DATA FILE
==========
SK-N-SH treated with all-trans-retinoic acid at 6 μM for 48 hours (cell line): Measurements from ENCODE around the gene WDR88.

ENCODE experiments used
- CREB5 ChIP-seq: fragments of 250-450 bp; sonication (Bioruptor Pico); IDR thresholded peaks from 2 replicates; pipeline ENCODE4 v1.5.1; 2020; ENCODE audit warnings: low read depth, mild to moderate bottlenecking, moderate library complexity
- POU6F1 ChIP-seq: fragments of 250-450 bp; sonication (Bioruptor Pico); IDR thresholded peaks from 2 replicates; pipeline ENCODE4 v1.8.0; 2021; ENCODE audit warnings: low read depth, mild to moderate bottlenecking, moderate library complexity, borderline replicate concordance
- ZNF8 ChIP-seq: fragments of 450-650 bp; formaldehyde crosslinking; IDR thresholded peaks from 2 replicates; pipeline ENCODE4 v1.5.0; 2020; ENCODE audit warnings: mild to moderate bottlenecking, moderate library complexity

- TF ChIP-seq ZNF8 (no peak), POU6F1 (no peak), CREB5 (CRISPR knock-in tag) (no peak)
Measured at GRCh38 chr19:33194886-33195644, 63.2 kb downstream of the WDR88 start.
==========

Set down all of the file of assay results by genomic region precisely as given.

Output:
SK-N-SH treated with all-trans-retinoic acid at 6 μM for 48 hours (cell line): Measurements from ENCODE around the gene WDR88.

ENCODE experiments used
- CREB5 ChIP-seq: fragments of 250-450 bp; sonication (Bioruptor Pico); IDR thresholded peaks from 2 replicates; pipeline ENCODE4 v1.5.1; 2020; ENCODE audit warnings: low read depth, mild to moderate bottlenecking, moderate library complexity
- POU6F1 ChIP-seq: fragments of 250-450 bp; sonication (Bioruptor Pico); IDR thresholded peaks from 2 replicates; pipeline ENCODE4 v1.8.0; 2021; ENCODE audit warnings: low read depth, mild to moderate bottlenecking, moderate library complexity, borderline replicate concordance
- ZNF8 ChIP-seq: fragments of 450-650 bp; formaldehyde crosslinking; IDR thresholded peaks from 2 replicates; pipeline ENCODE4 v1.5.0; 2020; ENCODE audit warnings: mild to moderate bottlenecking, moderate library complexity

- TF ChIP-seq ZNF8 (no peak), POU6F1 (no peak), CREB5 (CRISPR knock-in tag) (no peak)
Measured at GRCh38 chr19:33194886-33195644, 63.2 kb downstream of the WDR88 start.